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HOW TO PREPARE YOUR HOME FOR TODDLERS

Accidents can happen so quickly – especially when you have a toddler in the house. Though it is beyond anyone’s control to prevent all mishaps, there are certain steps homeowners can take to lower the risks of accidents in their household:

KITHCEN
Remove:
dials on the gas stove when not in use (if possible), switch off electric stoves by the wall when not in use, and store detergents and knives in top cupboards instead of at toddler-reaching levels.
Add: child locks on all cupboards, purchase a lidded trash can as opposed to an open one, and add latches to your fridge and oven doors.  

BATHROOM
Remove:
razors, nail clippers, shampoos, mouth washes and all other products from accessible places and store them in a locked cupboard or in a mirrored vanity cupboard above the basin instead.
Add: a toilet lock on the toilet lid, a non-slip mat in the bathtub to prevent falls, and set your geyser to a lower temperature (around 50?C) to prevent your toddler from severely scolding themselves if they accidentally open the hot water tap.

LOUNGE
Remove:
easily breakable items (especially glass items that can shatter when dropped) and store all electronics on top shelves rather than near to the floor.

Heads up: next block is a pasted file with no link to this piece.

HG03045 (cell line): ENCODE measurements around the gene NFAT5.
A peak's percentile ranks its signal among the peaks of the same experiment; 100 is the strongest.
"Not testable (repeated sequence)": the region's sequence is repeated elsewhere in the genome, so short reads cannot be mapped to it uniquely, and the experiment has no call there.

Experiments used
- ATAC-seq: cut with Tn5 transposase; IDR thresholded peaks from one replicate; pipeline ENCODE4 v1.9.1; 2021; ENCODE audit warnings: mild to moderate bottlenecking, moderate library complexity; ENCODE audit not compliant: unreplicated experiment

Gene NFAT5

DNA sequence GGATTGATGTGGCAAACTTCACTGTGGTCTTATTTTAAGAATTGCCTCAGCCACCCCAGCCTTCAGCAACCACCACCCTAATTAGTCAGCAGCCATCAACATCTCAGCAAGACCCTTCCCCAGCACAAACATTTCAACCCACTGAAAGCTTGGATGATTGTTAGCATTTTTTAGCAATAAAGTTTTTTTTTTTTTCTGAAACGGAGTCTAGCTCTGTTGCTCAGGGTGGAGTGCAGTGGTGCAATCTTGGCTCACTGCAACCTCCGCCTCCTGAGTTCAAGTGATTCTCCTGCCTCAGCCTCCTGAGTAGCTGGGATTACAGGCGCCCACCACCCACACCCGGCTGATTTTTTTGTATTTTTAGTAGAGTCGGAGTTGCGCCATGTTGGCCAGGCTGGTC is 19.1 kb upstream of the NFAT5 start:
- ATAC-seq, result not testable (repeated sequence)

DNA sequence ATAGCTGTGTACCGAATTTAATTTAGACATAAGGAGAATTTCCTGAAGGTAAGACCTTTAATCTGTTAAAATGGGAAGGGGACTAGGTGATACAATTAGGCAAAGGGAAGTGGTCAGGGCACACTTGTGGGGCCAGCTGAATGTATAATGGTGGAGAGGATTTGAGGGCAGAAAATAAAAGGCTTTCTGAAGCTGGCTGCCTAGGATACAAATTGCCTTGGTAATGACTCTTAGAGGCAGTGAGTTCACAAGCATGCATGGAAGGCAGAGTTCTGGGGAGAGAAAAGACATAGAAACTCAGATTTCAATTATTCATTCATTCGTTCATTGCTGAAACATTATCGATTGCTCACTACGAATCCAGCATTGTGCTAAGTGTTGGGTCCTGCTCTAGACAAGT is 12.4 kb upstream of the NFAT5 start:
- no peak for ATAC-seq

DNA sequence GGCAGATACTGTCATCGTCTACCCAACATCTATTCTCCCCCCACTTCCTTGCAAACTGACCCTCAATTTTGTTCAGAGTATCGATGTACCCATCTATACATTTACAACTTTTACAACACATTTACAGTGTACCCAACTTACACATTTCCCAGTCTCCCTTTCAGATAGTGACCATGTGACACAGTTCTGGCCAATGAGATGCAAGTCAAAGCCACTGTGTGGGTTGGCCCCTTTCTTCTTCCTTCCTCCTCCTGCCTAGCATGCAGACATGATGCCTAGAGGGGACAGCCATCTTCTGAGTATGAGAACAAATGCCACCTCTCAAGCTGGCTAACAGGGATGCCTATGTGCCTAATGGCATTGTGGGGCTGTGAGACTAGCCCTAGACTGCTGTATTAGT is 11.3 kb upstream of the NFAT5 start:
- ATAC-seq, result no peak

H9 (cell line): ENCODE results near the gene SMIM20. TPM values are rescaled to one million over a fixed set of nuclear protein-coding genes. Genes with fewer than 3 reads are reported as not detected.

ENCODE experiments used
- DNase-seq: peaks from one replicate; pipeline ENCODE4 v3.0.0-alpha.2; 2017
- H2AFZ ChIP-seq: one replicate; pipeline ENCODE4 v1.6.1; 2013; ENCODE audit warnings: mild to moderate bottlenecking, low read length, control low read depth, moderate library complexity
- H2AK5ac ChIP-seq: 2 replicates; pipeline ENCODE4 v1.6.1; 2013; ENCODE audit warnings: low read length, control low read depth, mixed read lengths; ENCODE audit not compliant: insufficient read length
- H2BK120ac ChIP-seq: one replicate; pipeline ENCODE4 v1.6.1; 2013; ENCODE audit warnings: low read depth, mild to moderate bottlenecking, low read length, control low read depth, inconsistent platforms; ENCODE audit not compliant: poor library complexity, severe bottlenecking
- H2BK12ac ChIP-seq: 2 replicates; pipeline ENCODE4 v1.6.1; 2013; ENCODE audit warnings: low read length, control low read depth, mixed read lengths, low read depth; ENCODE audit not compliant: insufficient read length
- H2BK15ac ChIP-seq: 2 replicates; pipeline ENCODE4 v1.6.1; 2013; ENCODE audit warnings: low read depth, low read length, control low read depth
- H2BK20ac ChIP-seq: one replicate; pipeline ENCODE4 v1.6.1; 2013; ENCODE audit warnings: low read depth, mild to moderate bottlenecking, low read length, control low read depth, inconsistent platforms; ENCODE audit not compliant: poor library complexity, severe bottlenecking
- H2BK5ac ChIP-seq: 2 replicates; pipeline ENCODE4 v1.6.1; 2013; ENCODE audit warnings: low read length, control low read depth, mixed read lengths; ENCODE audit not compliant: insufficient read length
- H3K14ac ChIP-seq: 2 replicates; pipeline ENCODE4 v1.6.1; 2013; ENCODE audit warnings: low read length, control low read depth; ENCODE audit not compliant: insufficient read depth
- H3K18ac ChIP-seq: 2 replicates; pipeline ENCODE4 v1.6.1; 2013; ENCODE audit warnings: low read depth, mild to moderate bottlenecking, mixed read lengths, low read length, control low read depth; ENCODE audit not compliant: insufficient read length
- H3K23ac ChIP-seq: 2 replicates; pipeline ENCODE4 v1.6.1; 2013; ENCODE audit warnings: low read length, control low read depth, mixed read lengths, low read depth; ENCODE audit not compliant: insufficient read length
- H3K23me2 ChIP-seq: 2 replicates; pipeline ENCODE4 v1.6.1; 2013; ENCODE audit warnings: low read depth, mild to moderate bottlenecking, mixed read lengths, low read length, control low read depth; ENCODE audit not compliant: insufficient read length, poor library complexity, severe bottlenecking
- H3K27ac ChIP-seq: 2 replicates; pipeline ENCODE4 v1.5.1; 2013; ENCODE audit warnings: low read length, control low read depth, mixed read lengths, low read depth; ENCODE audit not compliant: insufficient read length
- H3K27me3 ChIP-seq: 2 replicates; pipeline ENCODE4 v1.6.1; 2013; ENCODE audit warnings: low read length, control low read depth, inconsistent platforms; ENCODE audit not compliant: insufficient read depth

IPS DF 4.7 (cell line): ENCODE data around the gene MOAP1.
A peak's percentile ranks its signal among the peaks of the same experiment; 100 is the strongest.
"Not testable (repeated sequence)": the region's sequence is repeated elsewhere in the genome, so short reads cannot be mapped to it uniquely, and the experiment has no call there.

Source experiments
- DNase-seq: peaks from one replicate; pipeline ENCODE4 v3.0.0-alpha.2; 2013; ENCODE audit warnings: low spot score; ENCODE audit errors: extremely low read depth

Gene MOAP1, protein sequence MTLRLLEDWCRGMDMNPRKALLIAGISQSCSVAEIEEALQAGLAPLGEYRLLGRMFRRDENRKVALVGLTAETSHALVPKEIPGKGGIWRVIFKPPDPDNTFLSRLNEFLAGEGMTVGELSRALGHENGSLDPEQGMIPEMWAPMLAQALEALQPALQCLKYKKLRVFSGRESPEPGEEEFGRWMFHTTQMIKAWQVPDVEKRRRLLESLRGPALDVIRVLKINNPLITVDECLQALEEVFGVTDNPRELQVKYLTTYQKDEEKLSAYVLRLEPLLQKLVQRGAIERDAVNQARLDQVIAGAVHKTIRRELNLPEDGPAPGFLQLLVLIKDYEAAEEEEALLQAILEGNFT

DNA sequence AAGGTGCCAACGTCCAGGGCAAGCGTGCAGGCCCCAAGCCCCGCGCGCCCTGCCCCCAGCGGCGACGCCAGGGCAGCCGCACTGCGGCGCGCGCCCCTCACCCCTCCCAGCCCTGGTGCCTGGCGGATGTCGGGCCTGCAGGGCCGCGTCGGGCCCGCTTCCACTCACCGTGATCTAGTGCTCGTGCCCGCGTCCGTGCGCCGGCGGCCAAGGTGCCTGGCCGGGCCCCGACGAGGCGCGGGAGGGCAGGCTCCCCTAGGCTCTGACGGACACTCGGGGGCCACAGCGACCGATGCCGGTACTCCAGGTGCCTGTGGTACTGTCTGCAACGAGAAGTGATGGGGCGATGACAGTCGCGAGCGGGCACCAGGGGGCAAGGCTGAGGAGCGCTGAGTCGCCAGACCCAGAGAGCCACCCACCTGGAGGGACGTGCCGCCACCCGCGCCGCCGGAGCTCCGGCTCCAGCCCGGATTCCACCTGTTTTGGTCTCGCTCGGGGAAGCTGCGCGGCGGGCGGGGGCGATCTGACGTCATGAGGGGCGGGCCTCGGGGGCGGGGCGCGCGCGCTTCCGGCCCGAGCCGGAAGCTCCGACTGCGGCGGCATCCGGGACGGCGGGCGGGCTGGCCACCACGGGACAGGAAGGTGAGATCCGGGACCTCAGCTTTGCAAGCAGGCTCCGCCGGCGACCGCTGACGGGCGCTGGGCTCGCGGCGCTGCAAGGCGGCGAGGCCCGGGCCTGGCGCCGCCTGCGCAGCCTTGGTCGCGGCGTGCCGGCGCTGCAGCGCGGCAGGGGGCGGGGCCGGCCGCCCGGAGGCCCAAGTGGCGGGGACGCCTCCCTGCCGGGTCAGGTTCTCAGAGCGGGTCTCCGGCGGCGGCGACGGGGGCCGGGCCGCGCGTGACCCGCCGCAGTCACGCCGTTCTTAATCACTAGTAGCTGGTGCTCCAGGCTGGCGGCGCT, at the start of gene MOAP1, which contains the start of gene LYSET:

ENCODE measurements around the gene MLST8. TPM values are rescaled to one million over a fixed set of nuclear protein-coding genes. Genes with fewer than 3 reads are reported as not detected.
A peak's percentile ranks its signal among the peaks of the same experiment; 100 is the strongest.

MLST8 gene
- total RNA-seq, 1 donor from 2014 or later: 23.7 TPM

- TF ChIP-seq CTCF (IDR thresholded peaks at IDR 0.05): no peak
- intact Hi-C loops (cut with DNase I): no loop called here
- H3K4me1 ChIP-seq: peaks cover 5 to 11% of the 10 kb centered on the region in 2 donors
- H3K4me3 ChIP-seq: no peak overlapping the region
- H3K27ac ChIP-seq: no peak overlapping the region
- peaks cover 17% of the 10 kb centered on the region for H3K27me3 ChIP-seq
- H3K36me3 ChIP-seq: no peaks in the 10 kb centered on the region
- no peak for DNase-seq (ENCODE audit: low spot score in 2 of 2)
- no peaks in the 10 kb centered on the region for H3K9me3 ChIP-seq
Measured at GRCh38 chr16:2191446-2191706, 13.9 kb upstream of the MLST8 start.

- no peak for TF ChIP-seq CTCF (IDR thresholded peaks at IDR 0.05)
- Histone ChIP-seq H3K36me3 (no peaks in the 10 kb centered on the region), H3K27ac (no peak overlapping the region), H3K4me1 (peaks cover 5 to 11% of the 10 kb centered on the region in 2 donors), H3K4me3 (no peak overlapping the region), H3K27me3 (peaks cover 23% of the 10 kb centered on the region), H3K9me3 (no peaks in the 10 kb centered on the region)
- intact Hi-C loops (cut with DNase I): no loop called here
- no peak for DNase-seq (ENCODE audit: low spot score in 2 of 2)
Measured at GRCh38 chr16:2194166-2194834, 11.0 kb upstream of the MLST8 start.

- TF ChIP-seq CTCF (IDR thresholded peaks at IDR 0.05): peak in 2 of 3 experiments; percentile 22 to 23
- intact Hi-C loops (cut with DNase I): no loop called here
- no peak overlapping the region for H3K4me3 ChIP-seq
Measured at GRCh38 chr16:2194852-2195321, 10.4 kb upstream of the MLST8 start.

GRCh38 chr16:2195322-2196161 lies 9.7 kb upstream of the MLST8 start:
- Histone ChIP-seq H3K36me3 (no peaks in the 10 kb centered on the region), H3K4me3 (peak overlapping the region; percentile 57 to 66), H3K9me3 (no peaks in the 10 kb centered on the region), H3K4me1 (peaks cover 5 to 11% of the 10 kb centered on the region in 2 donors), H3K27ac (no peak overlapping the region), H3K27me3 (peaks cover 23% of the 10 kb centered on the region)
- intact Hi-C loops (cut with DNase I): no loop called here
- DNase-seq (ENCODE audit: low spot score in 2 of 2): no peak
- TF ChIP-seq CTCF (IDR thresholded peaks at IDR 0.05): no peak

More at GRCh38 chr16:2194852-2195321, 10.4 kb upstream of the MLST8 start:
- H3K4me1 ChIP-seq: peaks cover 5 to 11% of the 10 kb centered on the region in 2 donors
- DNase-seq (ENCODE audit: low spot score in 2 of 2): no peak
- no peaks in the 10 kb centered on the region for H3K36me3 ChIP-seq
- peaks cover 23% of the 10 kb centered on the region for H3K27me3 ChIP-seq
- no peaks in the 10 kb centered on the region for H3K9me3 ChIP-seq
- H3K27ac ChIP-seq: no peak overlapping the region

Add:
plastic wiring covers, a toddler gate around the fireplace to prevent your toddler from going near it, plush rugs and soft-edged furniture to protect your toddler from hard bumps when they stumble.

GARDEN
Remove:
gardening tools and pesticides from accessible areas and store them in the garage or in a locked shed, pull out any thorn bushes or poisonous plants, and remember to wind the hosepipe rather than leaving it unwound as a tripping hazard in the backyard.
Add: a cover for swimming pools and consider installing a fenced off play area in which all potential hazards have been removed.

CONSIDER RELOCATING
As many baby-proofing products and tips as there are, homeowners need to consider that not all homes have been designed with young children in mind. There are certain homes that pose greater risks to young children (double story homes with open balconies, for example). To avoid the route of renovations that will result in a construction zones, which are equally as hazardous for your child, homeowners might need to consider relocating to a safer home for their new family.


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